Perth festival 2024: a voyeuristic work where the public becomes the show – but not all are in on the joke

<span>‘The gentle observations could have been scripted. Until it slowly dawns on us that they aren’t.’</span><span>Photograph: Miles Noel Studio</span>
‘The gentle observations could have been scripted. Until it slowly dawns on us that they aren’t.’Photograph: Miles Noel Studio

What would you do differently if you knew you were being watched? What if hundreds of people were watching and listening in as someone secretly narrated your every move? As the sun sets in glowing ombre shades at Perth’s Scarborough beach, those there for the markets and an evening stroll are visibly perplexed by us: 200 people packed into a grandstand facing not the water but the esplanade, wearing enormous headphones as we silently stare at – and sometimes laugh at – the people walking by.

Through the headphones we hear distant sounds of surf and play, as if picked up by a hidden microphone somewhere in the distance. A female voice – half-spoken, half-sung – sets the scene over gentle music. “A clear sky. A distant plane,” it breathes silkily. “Humidity 20%. The flare of a late afternoon sun creating dancing dots, oracular squiggles across your eyes.”

Invisible Opera, created and performed by Australian artist and musician Sophia Brous, is a site-specific work conceived in residence at New York’s Brooklyn Academy of Music in 2019. It had its Australian debut at Melbourne’s Rising festival in 2021 and changes everywhere it goes.

Here by the water on a perfect, still evening, it begins as a lovely time – gentle observations about an idyllic locale that could have been pre-recorded. Until slowly it dawns on us that it’s happening in real time.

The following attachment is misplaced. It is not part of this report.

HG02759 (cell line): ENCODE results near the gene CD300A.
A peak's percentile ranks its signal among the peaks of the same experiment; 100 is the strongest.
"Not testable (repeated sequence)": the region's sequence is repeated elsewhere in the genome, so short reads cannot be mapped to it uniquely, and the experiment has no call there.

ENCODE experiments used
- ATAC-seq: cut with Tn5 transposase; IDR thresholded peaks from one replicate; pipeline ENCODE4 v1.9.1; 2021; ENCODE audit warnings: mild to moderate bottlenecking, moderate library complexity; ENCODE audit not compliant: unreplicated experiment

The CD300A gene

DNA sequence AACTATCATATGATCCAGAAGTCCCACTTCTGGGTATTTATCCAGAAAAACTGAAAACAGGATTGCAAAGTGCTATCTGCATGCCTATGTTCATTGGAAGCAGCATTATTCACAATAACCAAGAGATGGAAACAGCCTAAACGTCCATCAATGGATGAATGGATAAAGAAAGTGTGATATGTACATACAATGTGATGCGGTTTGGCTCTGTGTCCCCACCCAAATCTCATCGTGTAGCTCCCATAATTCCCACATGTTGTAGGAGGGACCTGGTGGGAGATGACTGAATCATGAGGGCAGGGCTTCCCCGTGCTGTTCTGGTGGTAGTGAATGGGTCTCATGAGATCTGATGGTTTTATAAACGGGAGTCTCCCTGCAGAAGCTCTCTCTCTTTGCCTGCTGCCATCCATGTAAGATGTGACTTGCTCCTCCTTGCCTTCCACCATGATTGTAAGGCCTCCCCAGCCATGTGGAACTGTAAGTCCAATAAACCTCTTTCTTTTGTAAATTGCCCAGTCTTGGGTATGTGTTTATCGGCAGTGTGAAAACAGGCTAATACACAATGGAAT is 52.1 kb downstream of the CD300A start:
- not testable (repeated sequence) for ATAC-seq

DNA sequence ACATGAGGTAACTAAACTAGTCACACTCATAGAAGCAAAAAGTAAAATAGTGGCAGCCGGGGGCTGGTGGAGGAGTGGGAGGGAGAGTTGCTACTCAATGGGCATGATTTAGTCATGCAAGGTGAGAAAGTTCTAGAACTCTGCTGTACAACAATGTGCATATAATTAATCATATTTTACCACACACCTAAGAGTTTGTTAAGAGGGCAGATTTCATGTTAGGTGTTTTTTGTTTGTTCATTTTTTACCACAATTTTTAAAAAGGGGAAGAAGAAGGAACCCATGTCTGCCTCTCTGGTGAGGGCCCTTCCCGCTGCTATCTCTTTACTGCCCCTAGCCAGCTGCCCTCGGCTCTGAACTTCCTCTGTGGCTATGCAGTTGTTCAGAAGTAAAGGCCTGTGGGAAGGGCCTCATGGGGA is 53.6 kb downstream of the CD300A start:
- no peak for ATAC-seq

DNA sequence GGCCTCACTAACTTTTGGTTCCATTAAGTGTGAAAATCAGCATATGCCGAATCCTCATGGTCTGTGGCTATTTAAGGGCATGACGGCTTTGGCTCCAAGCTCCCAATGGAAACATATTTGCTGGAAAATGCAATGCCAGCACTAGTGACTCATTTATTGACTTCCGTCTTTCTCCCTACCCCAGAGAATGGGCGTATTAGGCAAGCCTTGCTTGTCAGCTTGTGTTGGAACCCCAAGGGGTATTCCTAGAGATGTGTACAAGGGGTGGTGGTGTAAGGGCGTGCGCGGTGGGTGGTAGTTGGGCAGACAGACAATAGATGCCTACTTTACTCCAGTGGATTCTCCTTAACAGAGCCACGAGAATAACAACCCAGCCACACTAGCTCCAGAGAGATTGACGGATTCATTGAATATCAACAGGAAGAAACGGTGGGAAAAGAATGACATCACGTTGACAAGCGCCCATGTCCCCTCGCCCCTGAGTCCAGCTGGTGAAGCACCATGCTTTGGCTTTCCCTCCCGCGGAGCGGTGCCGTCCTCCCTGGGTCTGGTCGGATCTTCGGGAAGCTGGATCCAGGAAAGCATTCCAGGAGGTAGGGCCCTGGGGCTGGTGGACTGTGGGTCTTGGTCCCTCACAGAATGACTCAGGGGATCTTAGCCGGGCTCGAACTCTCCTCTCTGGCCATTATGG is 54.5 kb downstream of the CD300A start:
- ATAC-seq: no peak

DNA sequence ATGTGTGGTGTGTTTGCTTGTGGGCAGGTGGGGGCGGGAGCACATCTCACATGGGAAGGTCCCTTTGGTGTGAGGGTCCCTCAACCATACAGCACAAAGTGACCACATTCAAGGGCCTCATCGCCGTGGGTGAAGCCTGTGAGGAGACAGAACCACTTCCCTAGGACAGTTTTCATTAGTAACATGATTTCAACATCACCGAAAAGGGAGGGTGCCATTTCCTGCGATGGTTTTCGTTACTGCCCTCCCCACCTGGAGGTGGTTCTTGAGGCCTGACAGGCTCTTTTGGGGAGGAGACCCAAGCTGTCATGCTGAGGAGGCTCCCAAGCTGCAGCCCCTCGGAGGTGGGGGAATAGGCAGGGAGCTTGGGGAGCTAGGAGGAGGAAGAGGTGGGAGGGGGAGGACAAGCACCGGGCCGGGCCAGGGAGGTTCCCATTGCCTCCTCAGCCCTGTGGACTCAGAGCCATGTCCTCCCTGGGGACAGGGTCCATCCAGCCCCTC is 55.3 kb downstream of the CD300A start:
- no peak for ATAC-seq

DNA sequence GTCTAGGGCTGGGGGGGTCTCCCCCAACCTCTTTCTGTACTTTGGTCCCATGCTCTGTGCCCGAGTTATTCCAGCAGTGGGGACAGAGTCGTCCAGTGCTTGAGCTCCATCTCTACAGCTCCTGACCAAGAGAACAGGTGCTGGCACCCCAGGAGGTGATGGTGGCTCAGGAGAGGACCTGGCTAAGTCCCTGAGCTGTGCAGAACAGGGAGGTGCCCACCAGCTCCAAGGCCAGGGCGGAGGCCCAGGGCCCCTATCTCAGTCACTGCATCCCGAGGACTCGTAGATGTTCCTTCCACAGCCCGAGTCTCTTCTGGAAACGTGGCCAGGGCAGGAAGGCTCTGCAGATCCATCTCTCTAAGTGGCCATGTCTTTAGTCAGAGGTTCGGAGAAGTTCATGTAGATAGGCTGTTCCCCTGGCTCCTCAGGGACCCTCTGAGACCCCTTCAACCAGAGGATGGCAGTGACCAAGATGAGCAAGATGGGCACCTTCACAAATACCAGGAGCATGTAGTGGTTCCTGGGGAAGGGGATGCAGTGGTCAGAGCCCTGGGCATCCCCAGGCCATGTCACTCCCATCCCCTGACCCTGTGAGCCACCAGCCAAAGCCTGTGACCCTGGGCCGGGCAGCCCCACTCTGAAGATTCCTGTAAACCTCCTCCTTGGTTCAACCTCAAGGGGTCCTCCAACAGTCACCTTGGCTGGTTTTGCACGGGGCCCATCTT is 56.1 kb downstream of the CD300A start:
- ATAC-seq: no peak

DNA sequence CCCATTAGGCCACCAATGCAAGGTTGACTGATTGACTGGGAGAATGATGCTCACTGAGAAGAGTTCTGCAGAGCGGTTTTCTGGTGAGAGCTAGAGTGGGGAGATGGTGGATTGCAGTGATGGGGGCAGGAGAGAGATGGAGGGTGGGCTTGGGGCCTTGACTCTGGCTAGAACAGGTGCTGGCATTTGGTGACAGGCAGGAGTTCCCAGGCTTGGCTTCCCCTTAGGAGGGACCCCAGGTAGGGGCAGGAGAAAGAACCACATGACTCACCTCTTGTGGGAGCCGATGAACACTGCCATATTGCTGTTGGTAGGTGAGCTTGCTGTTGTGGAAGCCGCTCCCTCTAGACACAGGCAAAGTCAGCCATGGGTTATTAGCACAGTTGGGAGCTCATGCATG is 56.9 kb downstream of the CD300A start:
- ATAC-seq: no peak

“A young couple, maybe a Tinder date,” the voice narrates – and 200 heads snap towards them on the footpath to our left. He’s taller, she’s bouncing with oblivious delight and my ears burn for them both as our narrator mocks her presumed dating profile: “Northbridge, 30, bicurious …” They seem to have no idea what’s going on.

A shirtless man jogs by, breathless, red-faced and unaware – his “bare chest showing just the rosiest tint of sunburn”, the voice chirps in our ears.

Which of these people have been planted by the production and which don’t even know it’s happening? The game becomes about guessing and the guessing becomes deeply unsettling, fast. We hear about “a small body on daddy’s shoulders” – and while I can’t see them, a few seconds later a two-year-old runs right up to the grandstand, her father in pursuit. He snatches her back and smiles up at us apologetically, but is clearly confused: who are these 200 people staring at my child and why are they now laughing at us?

Brous’s mastery is in the blurring of a fun concept and lofty themes – the role of public space, the ethics of voyeurism, how art is in the eye of the beholder – with issues far more sinister: over-surveillance and over-policing. Soon her Truman Show narration takes on a different tone: a cop reporting “antisocial behaviour” and trying to curb it.